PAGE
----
OTR-4 Clifftop
Old-Time Rambler 12/15/08

Let’s talk about old-time festivals, in particular the Appalachian String Band Music Festival, held each year in late July and early August at Camp Washington Carver in Clifftop, West Virginia. It’s the one everybody refers to simply as “Clifftop”. This is probably the premier old-time festival in the country, close to 3000 people, stretching from Thursday to Sunday. Here’s the website: http://www.wvculture.org/stringband/index.html. Notice that this is an official State Of West Virginia event. They are very proud of their traditional music.

The format is very unstructured. There is no lineup of well-known stage performers who at other festivals would provide three daytimes and evenings of, say, hour-long sets. There are stage contests in fiddle, banjo, flat foot dancing, traditional bands, and neo-traditional bands. The winners of the two band contests are invited to perform a one hour set the following year, pretty much the only “advertised” acts in the schedule.

There are no instrumental workshops, though there are flat foot dance workshops most days for an hour or so. There are usually three Master’s Showcases on Thursday, Friday, and Saturday, which present three players who will play and talk about their music for about an hour in the afternoon to an audience in the dance hall.

Each evening there is a square dance in the dance hall, a wonderful FDR-era building of heavy log construction. Music is from bands invited to play for dancing. The members of the dance bands are almost always musicians who would be attending Clifftop even if they weren’t playing for the dance. The callers are top quality, too. And the style of the dance is one where each dance is taught and walked through before the music starts. It is a very welcoming atmosphere to dancers of all abilities, and even someone who has never square danced before can have loads of fun.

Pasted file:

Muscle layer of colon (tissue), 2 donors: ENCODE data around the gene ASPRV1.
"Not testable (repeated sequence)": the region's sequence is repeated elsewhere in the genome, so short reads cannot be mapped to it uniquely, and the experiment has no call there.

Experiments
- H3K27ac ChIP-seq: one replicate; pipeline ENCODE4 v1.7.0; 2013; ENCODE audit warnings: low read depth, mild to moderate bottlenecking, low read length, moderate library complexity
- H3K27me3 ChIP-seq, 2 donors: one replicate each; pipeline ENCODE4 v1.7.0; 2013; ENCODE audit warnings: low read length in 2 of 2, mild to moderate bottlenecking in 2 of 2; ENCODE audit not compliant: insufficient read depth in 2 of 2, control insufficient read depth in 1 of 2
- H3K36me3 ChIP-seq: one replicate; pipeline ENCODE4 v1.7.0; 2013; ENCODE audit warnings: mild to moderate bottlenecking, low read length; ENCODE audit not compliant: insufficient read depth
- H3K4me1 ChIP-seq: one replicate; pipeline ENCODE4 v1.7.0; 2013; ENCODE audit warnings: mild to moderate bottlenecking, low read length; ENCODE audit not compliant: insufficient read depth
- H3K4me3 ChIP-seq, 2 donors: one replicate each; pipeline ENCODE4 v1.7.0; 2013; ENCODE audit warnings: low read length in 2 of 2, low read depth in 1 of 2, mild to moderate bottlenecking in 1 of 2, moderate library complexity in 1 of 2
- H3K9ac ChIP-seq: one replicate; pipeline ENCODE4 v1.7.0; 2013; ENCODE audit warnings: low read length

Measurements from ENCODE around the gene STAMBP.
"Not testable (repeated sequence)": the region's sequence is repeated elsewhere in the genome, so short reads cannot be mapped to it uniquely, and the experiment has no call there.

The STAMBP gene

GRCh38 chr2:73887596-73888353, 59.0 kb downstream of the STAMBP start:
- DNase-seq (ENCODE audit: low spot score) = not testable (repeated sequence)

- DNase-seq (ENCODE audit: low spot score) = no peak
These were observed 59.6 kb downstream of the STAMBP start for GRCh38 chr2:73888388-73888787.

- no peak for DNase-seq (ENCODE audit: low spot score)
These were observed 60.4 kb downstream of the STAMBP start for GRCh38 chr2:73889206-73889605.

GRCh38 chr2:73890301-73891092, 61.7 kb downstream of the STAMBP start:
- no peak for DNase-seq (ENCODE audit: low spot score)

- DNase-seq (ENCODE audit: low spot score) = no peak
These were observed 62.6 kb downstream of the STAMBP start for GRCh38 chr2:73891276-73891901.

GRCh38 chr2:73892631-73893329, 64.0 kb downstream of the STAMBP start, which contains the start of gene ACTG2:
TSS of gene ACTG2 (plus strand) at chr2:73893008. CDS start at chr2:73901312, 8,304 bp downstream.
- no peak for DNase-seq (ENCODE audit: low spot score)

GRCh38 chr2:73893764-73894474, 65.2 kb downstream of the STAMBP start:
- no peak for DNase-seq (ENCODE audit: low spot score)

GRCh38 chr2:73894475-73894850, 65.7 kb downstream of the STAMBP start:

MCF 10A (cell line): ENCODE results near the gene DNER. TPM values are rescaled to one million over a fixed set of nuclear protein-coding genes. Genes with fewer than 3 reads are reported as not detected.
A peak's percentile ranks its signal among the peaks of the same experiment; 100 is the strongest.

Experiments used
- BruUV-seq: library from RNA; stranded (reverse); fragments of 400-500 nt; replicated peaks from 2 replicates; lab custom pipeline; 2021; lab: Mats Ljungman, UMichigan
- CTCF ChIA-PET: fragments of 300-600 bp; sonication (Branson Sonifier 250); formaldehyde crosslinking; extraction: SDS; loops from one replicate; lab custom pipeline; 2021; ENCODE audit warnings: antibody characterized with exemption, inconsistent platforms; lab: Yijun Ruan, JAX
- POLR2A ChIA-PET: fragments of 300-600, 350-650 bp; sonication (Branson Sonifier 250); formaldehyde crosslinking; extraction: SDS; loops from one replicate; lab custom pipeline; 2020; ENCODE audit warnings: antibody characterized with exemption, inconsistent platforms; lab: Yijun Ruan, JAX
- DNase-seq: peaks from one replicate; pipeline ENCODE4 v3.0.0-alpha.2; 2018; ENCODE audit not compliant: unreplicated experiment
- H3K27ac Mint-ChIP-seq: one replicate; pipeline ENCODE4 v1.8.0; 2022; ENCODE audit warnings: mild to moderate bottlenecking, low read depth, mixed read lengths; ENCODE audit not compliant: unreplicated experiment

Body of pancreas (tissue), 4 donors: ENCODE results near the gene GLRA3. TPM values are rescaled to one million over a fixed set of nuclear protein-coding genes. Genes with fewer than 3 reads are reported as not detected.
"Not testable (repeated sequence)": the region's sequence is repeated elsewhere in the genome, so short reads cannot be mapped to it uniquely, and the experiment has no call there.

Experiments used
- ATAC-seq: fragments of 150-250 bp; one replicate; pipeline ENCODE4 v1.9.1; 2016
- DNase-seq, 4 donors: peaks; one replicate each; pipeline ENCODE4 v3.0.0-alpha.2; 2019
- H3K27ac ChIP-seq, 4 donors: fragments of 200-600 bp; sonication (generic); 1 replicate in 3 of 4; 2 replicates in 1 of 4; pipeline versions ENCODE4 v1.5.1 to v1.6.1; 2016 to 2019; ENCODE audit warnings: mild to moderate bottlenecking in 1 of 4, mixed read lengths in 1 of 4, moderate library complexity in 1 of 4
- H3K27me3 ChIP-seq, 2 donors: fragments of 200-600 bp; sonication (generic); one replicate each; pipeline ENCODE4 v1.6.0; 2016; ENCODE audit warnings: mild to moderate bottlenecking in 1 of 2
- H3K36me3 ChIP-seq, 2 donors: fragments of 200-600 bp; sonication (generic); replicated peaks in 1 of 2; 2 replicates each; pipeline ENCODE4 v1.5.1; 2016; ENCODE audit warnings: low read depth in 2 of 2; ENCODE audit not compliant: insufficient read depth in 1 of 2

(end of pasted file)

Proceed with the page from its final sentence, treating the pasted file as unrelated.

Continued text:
Of course, jamming is constant, with the camp never being completely quiet, 24 hours a day. Clifftop attracts the best players in the country, and to walk around and just listen is an amazing experience. You can hardly go twenty feet before you come to the next jam. And in addition to your own friends to jam with, and a bunch of other really great players you’ve never heard of, the top echelon of old-time musicians are there too; not on stage, just jamming. Bruce Molsky, Rayna Gellert, Rafe Stefanini, Mike Seeger, Alice Gerrard, Dave Bing, Gerry Milnes, Mac Benford, Walt Koken, Rich Hartness, Jane Rothfield, Rhys Jones, Paul Brown, Erynn Marshall and on and on. And besides these giants of the genre, there are plenty of twenty-somethings playing with the kind of energy at 3 a.m. the rest of us are lucky to have at 9 p.m.

The vast majority of people camp. There are two RV sections away from the center of things, one not to far off where generators aren’t allowed, and one way down by the entrance station where generators are okay. No hookups, this is The Country. There are a few bluegrass people who RV or camp together, but there’s about a 95% chance that any banjo you see won’t have a resonator, probably has a skin head, and will have those telltale stains from being frailed all its life.

The feel of Clifftop is just short of miraculous for an old-time musician. So many festivals are short on old-time, but in this place, nobody has to explain the difference between what we play and bluegrass. It’s like suddenly meeting up with people who speak your language. And that’s what all these people are doing with their fiddles and banjos, having conversations.

There’s a fairly comprehensive 2005 article about Clifftop from, of all places, the Wall Street Journal. It’s not terribly complimentary, nor all that accurate, but worth reading. The description of the political leanings of old-time players is probably mostly true, though. Here’s where to find it: http://online.wsj.com/public/article_print/SB112431962083316041.html

Would you like to see a video of the typical scene that’s, well, everywhere at Clifftop? Of course you would. The tune is “Half Past Four”, and the link is http://www.youtube.com/watch?v=rWWP0Nif5Z4=18

And the clip down below is of the “Moonshine Monsters”, probably a pickup band, that won the traditional band contest in 2005, playing “Sally Ann Johnson”. This is only THREE players, people. Listen to ‘em roar.

Sally Ann Johnson
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Posted By:  Rick Cornish

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